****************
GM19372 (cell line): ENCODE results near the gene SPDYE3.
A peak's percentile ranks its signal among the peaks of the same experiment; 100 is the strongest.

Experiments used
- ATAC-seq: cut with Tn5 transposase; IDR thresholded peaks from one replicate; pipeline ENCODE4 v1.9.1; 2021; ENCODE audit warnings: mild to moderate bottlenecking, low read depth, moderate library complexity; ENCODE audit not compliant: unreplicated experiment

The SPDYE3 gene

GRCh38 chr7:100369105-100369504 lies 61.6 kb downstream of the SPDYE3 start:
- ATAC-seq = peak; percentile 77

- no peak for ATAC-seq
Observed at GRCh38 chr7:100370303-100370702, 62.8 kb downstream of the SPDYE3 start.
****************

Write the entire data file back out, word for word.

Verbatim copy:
GM19372 (cell line): ENCODE results near the gene SPDYE3.
A peak's percentile ranks its signal among the peaks of the same experiment; 100 is the strongest.

Experiments used
- ATAC-seq: cut with Tn5 transposase; IDR thresholded peaks from one replicate; pipeline ENCODE4 v1.9.1; 2021; ENCODE audit warnings: mild to moderate bottlenecking, low read depth, moderate library complexity; ENCODE audit not compliant: unreplicated experiment

The SPDYE3 gene

GRCh38 chr7:100369105-100369504 lies 61.6 kb downstream of the SPDYE3 start:
- ATAC-seq = peak; percentile 77

- no peak for ATAC-seq
Observed at GRCh38 chr7:100370303-100370702, 62.8 kb downstream of the SPDYE3 start.